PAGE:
I could see Briggs and Cohen quickly open their copies of the book to the index. So was everyone else in the audience who had a copy, including me. No, there was no entry for Saltz there.
“This was clearly an oversight,” Briggs stammered. “I don’t quite know what happened here. I certainly meant to list Tim in the index—even if he is from Harvard.”
A few people laughed, but not many. Saltz then raised his hand and was called upon by Brendan. “Yes, Tim?” he inquired.
After waiting for the remote mike and introducing himself, Saltz said, “I’d like to reassure everyone that I don’t really mind not being listed in Barry’s index.” There was much more laughter at this.
“Seriously, though,” he continued, “I too was surprised by the index. Whether or not I should be listed there aside, I don’t see entries for any currently active international relations theorists, including one for our esteemed colleague, Professor Faircloth. Will you please explain why?”
There was a general stir among the audience. It was evident that a number of people were searching through the index and were displeased at not finding either their own or their friends’ names. I realized that this was Angie’s work. So did Briggs.
“I’m afraid I had a particularly inept research assistant this past spring,” he said in an exasperated tone. “Despite my very careful instructions about the need for the most inclusive index possible, she clearly screwed things up.”
There was another stir in the room. I heard several people ask the obvious question: “Hadn’t he checked the index himself before sending it back to the publisher?”
Brendan tried to get the session headed back in a positive direction. “There is much more to this book than the index!” he stated pompously. “Can we talk about its other parts? You there!”
I couldn’t see who had been called upon, but I recognized the voice immediately. And it was angry. “Doug Terenti, formerly of Charles University, now of Gates University! I have a question about another part of the book—the acknowledgements! I wonder why I don’t see my name there, since I worked long and hard on this book as Professor Briggs’s research assistant last fall.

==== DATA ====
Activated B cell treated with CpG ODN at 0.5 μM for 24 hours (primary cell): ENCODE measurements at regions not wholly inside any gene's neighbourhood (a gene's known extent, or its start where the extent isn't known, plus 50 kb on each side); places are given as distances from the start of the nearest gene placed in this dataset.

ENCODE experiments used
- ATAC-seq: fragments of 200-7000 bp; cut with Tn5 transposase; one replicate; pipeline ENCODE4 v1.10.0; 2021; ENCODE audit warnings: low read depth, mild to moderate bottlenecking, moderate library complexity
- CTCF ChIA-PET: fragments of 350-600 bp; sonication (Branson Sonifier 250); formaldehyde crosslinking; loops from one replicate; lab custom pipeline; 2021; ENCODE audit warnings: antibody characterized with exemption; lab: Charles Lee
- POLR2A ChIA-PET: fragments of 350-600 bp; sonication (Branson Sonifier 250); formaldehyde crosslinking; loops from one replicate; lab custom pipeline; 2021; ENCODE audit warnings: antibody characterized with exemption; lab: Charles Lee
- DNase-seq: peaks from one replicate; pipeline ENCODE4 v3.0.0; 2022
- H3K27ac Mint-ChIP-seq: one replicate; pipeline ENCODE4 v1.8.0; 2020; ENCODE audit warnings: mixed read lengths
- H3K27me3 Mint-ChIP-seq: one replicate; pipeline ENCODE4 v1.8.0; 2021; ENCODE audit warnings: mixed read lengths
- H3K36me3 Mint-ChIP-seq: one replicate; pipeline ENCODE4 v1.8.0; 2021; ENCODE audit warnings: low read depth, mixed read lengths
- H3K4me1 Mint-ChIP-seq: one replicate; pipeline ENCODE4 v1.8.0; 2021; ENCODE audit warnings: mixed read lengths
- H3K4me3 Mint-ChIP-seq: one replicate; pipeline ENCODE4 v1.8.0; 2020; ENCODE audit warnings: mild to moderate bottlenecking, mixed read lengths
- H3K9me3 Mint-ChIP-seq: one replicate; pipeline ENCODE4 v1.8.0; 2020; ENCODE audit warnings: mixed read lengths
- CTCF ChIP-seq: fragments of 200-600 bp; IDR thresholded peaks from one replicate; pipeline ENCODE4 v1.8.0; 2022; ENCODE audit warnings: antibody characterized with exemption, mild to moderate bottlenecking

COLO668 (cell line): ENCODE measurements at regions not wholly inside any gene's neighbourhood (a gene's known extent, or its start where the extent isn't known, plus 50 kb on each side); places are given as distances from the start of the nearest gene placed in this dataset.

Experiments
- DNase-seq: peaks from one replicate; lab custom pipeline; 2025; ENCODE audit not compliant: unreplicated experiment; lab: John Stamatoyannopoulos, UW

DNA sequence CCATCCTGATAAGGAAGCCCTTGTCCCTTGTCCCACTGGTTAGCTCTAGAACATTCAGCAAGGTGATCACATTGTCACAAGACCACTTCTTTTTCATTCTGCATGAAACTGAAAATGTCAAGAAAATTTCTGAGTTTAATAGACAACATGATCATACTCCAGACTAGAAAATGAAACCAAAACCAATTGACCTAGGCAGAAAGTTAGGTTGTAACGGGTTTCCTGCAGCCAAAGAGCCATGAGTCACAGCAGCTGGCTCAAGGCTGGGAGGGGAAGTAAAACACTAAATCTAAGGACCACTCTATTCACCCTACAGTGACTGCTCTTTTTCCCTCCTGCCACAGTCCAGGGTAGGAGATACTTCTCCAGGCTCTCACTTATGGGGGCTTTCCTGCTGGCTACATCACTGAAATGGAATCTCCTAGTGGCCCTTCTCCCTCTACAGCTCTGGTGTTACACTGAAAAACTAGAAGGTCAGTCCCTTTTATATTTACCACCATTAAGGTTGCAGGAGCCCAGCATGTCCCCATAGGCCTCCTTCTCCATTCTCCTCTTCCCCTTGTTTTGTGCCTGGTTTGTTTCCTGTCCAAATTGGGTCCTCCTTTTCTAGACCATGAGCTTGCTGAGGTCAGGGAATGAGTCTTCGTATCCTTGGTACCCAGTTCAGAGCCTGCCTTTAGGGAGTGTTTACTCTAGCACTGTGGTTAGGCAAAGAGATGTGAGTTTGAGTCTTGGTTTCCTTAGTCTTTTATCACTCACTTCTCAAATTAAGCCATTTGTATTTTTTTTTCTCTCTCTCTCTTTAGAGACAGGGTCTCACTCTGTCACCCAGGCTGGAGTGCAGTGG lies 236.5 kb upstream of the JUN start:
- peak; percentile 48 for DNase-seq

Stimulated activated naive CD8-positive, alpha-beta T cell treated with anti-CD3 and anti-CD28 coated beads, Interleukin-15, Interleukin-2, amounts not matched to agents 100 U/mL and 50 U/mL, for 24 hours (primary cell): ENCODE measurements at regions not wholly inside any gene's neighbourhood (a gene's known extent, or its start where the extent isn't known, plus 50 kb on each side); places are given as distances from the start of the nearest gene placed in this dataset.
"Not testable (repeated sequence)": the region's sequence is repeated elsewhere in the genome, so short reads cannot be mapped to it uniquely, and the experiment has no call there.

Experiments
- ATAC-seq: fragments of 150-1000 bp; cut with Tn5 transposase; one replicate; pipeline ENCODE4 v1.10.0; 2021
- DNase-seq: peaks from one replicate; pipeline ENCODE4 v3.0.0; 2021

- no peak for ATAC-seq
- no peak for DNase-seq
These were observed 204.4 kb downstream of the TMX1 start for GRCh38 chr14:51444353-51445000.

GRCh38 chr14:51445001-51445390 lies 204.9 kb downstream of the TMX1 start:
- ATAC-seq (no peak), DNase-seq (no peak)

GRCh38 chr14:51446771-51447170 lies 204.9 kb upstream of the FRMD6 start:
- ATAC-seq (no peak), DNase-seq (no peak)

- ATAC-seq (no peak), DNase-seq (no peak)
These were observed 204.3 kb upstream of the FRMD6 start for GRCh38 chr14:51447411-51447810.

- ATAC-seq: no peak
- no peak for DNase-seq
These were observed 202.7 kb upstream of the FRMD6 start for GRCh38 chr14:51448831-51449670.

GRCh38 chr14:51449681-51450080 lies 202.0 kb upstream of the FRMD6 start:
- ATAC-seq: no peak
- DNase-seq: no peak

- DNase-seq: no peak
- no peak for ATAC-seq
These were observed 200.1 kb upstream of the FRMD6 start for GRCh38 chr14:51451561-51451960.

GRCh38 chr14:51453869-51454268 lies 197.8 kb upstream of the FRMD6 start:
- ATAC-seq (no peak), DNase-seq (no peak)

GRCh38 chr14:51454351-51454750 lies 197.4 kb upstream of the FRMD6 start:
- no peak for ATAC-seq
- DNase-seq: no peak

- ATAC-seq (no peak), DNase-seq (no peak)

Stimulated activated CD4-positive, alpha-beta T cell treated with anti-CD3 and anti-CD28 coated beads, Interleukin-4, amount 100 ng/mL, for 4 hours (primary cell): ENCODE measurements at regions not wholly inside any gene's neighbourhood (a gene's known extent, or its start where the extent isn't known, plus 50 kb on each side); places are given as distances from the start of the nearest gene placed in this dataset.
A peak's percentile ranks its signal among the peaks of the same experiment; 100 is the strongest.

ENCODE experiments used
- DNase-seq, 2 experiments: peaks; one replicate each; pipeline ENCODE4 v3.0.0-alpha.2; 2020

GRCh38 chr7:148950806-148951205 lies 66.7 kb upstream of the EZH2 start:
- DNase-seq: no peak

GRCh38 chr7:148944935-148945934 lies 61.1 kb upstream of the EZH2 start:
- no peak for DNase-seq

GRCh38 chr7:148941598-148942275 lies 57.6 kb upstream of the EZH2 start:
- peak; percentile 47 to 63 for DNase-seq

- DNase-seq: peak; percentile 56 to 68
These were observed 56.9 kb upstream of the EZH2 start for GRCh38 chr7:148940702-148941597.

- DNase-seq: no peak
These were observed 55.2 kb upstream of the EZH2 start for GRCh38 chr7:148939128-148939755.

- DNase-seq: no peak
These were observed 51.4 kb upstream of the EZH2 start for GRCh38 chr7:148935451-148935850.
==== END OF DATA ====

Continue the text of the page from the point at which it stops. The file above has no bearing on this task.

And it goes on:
“You do remember me, don’t you, Professor Briggs?” he continued. “It was my wife you seduced while I was doing your shit work in the library!”
There was a general uproar at this. Briggs looked taken aback, but Brendan was even more so. If he remembered Doug at all from meeting him at last year’s IRA conference, he probably assumed that he was still Briggs’s student at Charles, and that he would be a friendly questioner. He had no idea what had happened last December with Angie.
I found the acknowledgements myself. I was not surprised that neither Doug nor I were mentioned. I noticed, though, that Angie wasn’t either.
Brendan tried to restore order, but failed. Someone else down front got hold of a mike. Without introducing himself, he addressed himself not to Briggs, but to Doug. “What’s your wife’s name son?” he asked in a Texas drawl. “Was it Shivvy?”
I was shocked to hear her name here, and so was Briggs.
“Her name’s Angie,” Doug replied. “And she’s my ex-wife now.”
“Well then, who's Shivvy?” asked the Texan. “That’s who the book is dedicated to!’
I quickly turned to the dedication page and was shocked to find, “To Shivvy, with love,” printed there. Along with everyone else in the room, I stared intently at Briggs. Unlike everyone else, though, I knew what was going through his head.
He had been slower than me in turning to the dedication page. I could see that he was confused by what he read there. But suddenly confusion was replaced with a look of dawning realization. Up until then, he might have seen the screw up with the index as a result of some gross error on Angie’s part. But not this. Someone had to have deliberately put Shivvy’s name in the dedication. It hadn’t been him. Therefore it must have been Angie. And if she had deliberately tampered with the dedication, it was clear that she had deliberately tampered with the index too.
“That bitch wants to ruin me!” Briggs thundered.
“Would that be Angie or Shivvy?” asked the Texan, still with the mike.
“Shivvy’s not who I dedicated the book to! It has to be reprinted!” Briggs shouted. “No copy can leave this room! The publisher has to take it back!”
I turned around and looked at the publisher’s table. The young woman there had been steadily selling copies of the book throughout the session, and had sold out by now.
She looked stricken at hearing Briggs’s command. I don’t know if they could hear her at the front of the room without a mike, but all of us in the back clearly heard her declare, “All sales at the 20% conference discount are final! The books cannot be returned!” She then literally ran out of the room with her cash box and receipt book.